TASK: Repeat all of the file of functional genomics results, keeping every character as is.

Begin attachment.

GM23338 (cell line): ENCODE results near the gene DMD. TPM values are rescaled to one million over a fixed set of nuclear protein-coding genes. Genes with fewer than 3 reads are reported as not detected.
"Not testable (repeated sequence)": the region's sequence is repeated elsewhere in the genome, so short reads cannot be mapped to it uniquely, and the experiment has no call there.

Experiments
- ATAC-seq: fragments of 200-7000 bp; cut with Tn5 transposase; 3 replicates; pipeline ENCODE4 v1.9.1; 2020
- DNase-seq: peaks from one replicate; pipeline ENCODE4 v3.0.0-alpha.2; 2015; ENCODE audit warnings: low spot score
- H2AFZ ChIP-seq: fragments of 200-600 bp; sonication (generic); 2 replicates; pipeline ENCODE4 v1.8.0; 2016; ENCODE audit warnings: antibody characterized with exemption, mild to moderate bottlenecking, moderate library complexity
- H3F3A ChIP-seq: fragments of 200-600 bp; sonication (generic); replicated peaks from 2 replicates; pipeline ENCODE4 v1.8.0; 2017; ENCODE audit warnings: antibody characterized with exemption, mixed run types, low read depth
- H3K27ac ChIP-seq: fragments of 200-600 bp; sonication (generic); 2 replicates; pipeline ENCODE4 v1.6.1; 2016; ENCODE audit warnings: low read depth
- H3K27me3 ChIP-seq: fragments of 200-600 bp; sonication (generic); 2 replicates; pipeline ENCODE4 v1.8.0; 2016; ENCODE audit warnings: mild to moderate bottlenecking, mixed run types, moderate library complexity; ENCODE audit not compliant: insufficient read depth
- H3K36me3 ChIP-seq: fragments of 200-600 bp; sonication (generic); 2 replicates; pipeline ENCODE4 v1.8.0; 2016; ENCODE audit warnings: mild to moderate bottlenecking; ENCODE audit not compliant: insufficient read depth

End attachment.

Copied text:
GM23338 (cell line): ENCODE results near the gene DMD. TPM values are rescaled to one million over a fixed set of nuclear protein-coding genes. Genes with fewer than 3 reads are reported as not detected.
"Not testable (repeated sequence)": the region's sequence is repeated elsewhere in the genome, so short reads cannot be mapped to it uniquely, and the experiment has no call there.

Experiments
- ATAC-seq: fragments of 200-7000 bp; cut with Tn5 transposase; 3 replicates; pipeline ENCODE4 v1.9.1; 2020
- DNase-seq: peaks from one replicate; pipeline ENCODE4 v3.0.0-alpha.2; 2015; ENCODE audit warnings: low spot score
- H2AFZ ChIP-seq: fragments of 200-600 bp; sonication (generic); 2 replicates; pipeline ENCODE4 v1.8.0; 2016; ENCODE audit warnings: antibody characterized with exemption, mild to moderate bottlenecking, moderate library complexity
- H3F3A ChIP-seq: fragments of 200-600 bp; sonication (generic); replicated peaks from 2 replicates; pipeline ENCODE4 v1.8.0; 2017; ENCODE audit warnings: antibody characterized with exemption, mixed run types, low read depth
- H3K27ac ChIP-seq: fragments of 200-600 bp; sonication (generic); 2 replicates; pipeline ENCODE4 v1.6.1; 2016; ENCODE audit warnings: low read depth
- H3K27me3 ChIP-seq: fragments of 200-600 bp; sonication (generic); 2 replicates; pipeline ENCODE4 v1.8.0; 2016; ENCODE audit warnings: mild to moderate bottlenecking, mixed run types, moderate library complexity; ENCODE audit not compliant: insufficient read depth
- H3K36me3 ChIP-seq: fragments of 200-600 bp; sonication (generic); 2 replicates; pipeline ENCODE4 v1.8.0; 2016; ENCODE audit warnings: mild to moderate bottlenecking; ENCODE audit not compliant: insufficient read depth